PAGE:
Friday, April 3, 2009

The Cook’s Library

An appreciation.

Sadly, The Cook’s Library is closing. After twenty years in business owner Ellen Rose has decided to close. Citing the poor economy, the abundance of chain bookstores, as well as readers ongoing defection to the Internet, as reasons for her decision.

I wish I could say I was a regular visitor. I’ve been to the small sho3-26-09 006p on Los Angeles’s Third Street a handful of times during the various periods I’ve lived in Los Angeles -- and each time was a treat. A whole store devoted solely to cookbooks, and books related to food and cooking! For anyone interested in food it was a very special place. And even though I didn’t make it in as often as I’d have liked, just knowing it was there was a comfort. Ellen, and her helpful and knowledgeable staff, only added to the experience. They all have such a passion for cooking and cookbooks, and would help locate the most obscure titles. Or discuss a dish, a chef, a restaurant or anything else food-related. If they didn’t have whatever it was you wanted, they’d order it for you. But more than likely they’d have it in stock.

It was a place in which one could spend hours: browsing, reading, drooling, and I usually left with at least one new cookbook for my collection. Many a well-known chef – and the lesser-known too – have frequented the shop. Author book signings took place at the store often. A number of world renowned chefs and foodies have been by to sign their most recent books and cookbooks. Signings also happened at the Hollywood Farmer’s Market on Sunday mornings. Several years ago I attended one with my friend Jeremiah Tower when his cookbook ‘Jeremiah Tower Cooks’ came out. It was an inspired place to hold a book signing. Right there amongst all the amazing fruit and vegetable stands, and those of us there to shop. This speaks to how the store was run and why it was so popular.

Another memory of an afternoon spent in the store was the day that my friend, Jill Foulston*, a book editor from London, and I hung out there for several hours. Jill is an inveterate foodie, we met at an amazing dinner in an Italian hill town, and we love to talk food. Earlier the same day we had spent a couple of hours lingering in the cookbook stacks of the Central branch of the Los Angeles Public Library in downtown Los Angeles (yes, the library has cookbook stacks!) After lunch at the fun and very hip, ‘The Restaurant’ at the downtown Standard Hotel we headed up to the Cook’s Library. By the time we left the store a few hours later she had a handful of books and I had one of my now favorite books - ‘Dinner at Miss Lady’s – Memories and Recipes from a Southern Childhood’ by Luann Landon. The book is about meals that the author’s grandmother, Miss Lady, prepared. I bought it as research for my own project about my great-grandmother, her home garden, and the meals that came out of it.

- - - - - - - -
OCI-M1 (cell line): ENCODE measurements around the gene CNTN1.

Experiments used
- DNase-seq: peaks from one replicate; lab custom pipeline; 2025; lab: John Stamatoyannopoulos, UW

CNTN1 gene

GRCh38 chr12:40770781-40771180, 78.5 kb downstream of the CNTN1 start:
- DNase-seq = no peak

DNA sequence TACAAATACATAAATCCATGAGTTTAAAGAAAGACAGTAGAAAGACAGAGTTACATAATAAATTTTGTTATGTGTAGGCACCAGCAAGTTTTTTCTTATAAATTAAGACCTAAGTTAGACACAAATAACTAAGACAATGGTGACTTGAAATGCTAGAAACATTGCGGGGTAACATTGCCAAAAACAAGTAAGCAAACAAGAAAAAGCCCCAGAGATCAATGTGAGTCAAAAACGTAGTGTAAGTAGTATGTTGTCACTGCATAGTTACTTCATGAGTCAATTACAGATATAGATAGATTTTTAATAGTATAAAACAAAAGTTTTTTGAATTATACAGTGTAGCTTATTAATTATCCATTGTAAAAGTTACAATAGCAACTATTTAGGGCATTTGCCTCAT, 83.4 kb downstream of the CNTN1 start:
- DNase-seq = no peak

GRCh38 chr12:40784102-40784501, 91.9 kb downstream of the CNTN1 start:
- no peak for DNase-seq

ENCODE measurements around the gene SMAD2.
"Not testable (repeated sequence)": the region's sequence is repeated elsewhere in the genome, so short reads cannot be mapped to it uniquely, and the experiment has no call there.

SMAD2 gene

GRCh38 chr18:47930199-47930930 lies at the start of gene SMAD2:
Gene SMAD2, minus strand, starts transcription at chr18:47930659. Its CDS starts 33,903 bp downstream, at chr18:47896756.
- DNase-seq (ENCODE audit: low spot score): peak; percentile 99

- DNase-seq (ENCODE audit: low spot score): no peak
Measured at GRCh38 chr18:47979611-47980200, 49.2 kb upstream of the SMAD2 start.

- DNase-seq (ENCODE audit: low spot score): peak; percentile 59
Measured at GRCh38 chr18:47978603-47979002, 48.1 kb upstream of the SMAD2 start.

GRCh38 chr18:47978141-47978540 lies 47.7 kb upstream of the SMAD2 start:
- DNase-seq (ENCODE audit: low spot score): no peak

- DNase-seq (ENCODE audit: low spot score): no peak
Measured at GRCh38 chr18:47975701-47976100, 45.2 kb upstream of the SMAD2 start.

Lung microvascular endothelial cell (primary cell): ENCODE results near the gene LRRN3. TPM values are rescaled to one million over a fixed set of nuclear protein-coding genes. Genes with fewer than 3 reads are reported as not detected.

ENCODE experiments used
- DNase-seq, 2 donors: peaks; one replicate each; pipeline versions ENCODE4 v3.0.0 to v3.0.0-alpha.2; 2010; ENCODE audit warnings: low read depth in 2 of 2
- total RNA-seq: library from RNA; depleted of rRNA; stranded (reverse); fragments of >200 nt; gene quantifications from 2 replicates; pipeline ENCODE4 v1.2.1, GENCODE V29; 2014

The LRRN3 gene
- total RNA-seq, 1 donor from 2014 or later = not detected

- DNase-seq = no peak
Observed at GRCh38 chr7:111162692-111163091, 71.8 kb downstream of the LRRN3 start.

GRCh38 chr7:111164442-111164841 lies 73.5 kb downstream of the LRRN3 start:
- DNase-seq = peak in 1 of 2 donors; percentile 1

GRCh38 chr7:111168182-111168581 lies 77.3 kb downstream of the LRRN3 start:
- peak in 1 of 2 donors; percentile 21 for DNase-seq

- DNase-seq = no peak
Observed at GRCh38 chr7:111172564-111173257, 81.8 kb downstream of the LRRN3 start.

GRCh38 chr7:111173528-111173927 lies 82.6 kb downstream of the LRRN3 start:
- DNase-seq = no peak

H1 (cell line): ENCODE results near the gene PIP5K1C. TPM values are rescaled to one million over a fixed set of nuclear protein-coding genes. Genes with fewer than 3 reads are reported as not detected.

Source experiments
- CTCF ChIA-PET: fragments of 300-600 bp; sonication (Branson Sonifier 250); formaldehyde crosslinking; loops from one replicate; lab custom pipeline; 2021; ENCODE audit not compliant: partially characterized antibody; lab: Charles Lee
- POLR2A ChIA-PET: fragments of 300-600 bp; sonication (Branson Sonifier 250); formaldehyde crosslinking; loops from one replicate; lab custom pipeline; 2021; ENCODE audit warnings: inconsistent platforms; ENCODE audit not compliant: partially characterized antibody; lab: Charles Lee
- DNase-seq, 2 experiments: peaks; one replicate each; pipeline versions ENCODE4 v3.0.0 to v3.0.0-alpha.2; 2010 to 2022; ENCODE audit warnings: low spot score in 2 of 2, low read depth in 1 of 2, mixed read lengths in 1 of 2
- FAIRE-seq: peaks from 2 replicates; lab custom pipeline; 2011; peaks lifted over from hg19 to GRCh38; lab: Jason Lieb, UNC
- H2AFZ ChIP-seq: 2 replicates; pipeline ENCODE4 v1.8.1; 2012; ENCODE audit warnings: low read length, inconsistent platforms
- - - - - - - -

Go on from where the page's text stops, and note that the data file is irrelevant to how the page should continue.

The shop is closing April 30 and is currently selling off it’s inventory. Robert and I went in last weekend. He’d never been and I wanted him to see it before it closed. All books were 20 % off. I bought a book that I didn’t have but that holds special memories for me: The Silver Palate Cookbook. When I first lived in New York City in 1982, the Silver Palate, a little food shop on the Upper West Side, was among the more popular gourmet food shops. I’d come from San Francisco’s Oakville Grocery to work in Dino de Laurentiis’ food emporium, DDL FoodShow, as a cheese buyer. The gourmet food industry was still fairly young, the community relatively small, the stand out stores at the time were Balducci’s, Zabar’s and Dean & Deluca but Julee Rosso and Sheila Lukins’ tiny shop was different. They had well-prepared food, nicely displayed, in even nicer packaging. Geared towards take-out and catering, it was easy to stop by after work to grab dinner, or on the weekend to pick up food for a picnic. Their book, published in 1982, was full of all of the dishes everyone grew to love. I now have the 25th Anniversary Edition on my shelf thanks to the Cook’s Library.

If you love food, and cookbooks, and have yet to visit the Cook’s Library hurry over to see what they have left before the doors are locked for good on April 30th.

*Jill has edited: ‘The Joy of Eating: The Virago Book of Food,’ and ‘The Virago Book of the Joy of Shopping.’

The Cook’s Library
8373 W. Third Street
Los Angeles, CA 90048

Bookmark and Share


  1. nice post. it's always sad to see wonderful places like this disappear. I have my eye on a bookstore in SF and one in NY and hope they stick around for a long time.

  2. Thanks! It is very sad to see so many independent bookstores going under. I will miss The Cook's Library.

  3. Charles, Great piece. (I'm going to apologize now if you get a post twice. I just wrote a comment and it disappeared into the cyber-ether.)

    The demise of independent bookstores is distressing. There are several in SF that I'd really hate to see the city lose.

    Great blog! I look forward to reading more. Steven Gdula

  4. Steven, thanks for the compliment(s). There really isn't anything like going into an independent bookstore -- we have a couple down here in LA that I hope can hold on. Cheers.

  5. It's so sad to see independent bookstores close, especially really unique ones like The Cook's Library. The internet is fantastic and fun, and Amazon convenient, but I really think we are losing something--a bit of our humanity, perhaps--when stores like The Cook's Library close. Nice post.

  6. I'm very sorry to hear this. Nothing replaces actually purusing a cookbook in a well-stocked bookstore. For those of who LOVE cookbooks, closings like this are a loss.